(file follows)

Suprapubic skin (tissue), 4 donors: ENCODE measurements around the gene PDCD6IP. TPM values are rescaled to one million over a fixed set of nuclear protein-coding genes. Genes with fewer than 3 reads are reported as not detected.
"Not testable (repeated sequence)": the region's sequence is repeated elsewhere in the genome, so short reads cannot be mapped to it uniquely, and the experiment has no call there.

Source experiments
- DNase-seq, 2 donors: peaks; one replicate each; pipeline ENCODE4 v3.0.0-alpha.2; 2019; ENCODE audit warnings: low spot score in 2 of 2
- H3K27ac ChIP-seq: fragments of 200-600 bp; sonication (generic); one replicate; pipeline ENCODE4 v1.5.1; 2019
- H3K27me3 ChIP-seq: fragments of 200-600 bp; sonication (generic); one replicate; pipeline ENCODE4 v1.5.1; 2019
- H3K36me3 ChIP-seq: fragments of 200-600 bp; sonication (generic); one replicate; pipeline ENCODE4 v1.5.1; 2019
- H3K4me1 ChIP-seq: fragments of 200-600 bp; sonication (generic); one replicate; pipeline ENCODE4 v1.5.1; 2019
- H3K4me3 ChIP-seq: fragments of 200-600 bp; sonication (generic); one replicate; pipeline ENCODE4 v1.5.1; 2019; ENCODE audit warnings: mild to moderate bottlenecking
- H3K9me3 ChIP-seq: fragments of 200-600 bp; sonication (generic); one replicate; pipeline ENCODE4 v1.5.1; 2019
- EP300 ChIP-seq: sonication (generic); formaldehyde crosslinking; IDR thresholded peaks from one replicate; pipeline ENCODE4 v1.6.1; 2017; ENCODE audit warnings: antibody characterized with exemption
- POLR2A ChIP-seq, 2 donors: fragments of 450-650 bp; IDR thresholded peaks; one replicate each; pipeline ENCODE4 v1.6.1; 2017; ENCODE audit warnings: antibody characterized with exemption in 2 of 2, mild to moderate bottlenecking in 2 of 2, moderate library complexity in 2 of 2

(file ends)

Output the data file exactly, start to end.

Suprapubic skin (tissue), 4 donors: ENCODE measurements around the gene PDCD6IP. TPM values are rescaled to one million over a fixed set of nuclear protein-coding genes. Genes with fewer than 3 reads are reported as not detected.
"Not testable (repeated sequence)": the region's sequence is repeated elsewhere in the genome, so short reads cannot be mapped to it uniquely, and the experiment has no call there.

Source experiments
- DNase-seq, 2 donors: peaks; one replicate each; pipeline ENCODE4 v3.0.0-alpha.2; 2019; ENCODE audit warnings: low spot score in 2 of 2
- H3K27ac ChIP-seq: fragments of 200-600 bp; sonication (generic); one replicate; pipeline ENCODE4 v1.5.1; 2019
- H3K27me3 ChIP-seq: fragments of 200-600 bp; sonication (generic); one replicate; pipeline ENCODE4 v1.5.1; 2019
- H3K36me3 ChIP-seq: fragments of 200-600 bp; sonication (generic); one replicate; pipeline ENCODE4 v1.5.1; 2019
- H3K4me1 ChIP-seq: fragments of 200-600 bp; sonication (generic); one replicate; pipeline ENCODE4 v1.5.1; 2019
- H3K4me3 ChIP-seq: fragments of 200-600 bp; sonication (generic); one replicate; pipeline ENCODE4 v1.5.1; 2019; ENCODE audit warnings: mild to moderate bottlenecking
- H3K9me3 ChIP-seq: fragments of 200-600 bp; sonication (generic); one replicate; pipeline ENCODE4 v1.5.1; 2019
- EP300 ChIP-seq: sonication (generic); formaldehyde crosslinking; IDR thresholded peaks from one replicate; pipeline ENCODE4 v1.6.1; 2017; ENCODE audit warnings: antibody characterized with exemption
- POLR2A ChIP-seq, 2 donors: fragments of 450-650 bp; IDR thresholded peaks; one replicate each; pipeline ENCODE4 v1.6.1; 2017; ENCODE audit warnings: antibody characterized with exemption in 2 of 2, mild to moderate bottlenecking in 2 of 2, moderate library complexity in 2 of 2